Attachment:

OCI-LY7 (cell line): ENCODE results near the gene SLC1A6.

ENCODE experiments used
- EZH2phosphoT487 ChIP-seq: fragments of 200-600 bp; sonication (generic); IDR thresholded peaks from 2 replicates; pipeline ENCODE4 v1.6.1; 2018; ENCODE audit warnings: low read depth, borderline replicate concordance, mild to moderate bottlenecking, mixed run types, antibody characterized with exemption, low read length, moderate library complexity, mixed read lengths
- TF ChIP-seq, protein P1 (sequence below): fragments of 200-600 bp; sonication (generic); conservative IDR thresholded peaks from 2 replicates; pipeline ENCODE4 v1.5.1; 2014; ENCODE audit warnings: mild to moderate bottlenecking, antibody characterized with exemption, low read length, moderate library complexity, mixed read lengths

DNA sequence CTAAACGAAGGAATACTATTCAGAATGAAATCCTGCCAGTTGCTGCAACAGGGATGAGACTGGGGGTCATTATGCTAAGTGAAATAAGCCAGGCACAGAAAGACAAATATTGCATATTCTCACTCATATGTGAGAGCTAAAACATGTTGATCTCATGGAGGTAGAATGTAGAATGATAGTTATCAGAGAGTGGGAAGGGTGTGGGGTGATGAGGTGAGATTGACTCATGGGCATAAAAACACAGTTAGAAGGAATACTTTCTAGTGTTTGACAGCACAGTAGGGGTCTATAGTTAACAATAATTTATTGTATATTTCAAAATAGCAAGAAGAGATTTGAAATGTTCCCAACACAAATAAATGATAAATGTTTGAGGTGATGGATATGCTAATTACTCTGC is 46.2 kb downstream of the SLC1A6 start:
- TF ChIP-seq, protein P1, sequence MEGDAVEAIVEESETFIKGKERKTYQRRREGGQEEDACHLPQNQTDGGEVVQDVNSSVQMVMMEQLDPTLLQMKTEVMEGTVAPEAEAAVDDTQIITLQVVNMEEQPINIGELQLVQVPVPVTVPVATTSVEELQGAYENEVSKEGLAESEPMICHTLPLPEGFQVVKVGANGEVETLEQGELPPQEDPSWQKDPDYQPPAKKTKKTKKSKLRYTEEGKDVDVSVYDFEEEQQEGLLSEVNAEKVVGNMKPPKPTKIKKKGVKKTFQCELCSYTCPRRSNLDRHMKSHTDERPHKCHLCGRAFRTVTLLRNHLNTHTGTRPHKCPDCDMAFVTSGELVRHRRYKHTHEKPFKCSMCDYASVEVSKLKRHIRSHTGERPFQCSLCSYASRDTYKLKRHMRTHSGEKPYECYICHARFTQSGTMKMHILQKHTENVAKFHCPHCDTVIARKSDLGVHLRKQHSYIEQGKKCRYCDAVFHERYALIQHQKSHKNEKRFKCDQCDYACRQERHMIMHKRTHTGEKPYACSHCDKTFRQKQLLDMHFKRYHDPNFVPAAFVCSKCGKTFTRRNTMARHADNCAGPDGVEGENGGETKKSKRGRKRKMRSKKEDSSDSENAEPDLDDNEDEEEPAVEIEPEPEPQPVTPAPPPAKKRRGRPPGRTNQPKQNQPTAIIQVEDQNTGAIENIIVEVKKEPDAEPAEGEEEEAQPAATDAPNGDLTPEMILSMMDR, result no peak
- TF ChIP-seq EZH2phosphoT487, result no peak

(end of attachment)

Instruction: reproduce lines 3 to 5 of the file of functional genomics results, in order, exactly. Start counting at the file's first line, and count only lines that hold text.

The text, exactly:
- EZH2phosphoT487 ChIP-seq: fragments of 200-600 bp; sonication (generic); IDR thresholded peaks from 2 replicates; pipeline ENCODE4 v1.6.1; 2018; ENCODE audit warnings: low read depth, borderline replicate concordance, mild to moderate bottlenecking, mixed run types, antibody characterized with exemption, low read length, moderate library complexity, mixed read lengths
- TF ChIP-seq, protein P1 (sequence below): fragments of 200-600 bp; sonication (generic); conservative IDR thresholded peaks from 2 replicates; pipeline ENCODE4 v1.5.1; 2014; ENCODE audit warnings: mild to moderate bottlenecking, antibody characterized with exemption, low read length, moderate library complexity, mixed read lengths

DNA sequence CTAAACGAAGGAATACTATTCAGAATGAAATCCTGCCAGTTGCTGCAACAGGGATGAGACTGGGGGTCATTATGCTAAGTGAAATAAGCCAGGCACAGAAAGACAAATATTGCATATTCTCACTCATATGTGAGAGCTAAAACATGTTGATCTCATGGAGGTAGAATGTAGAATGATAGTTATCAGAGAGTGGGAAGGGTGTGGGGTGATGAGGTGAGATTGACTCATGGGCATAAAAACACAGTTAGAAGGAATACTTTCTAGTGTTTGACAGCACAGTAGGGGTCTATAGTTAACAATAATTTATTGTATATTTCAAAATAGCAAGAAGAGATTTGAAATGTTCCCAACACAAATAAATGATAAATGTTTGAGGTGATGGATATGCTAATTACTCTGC is 46.2 kb downstream of the SLC1A6 start: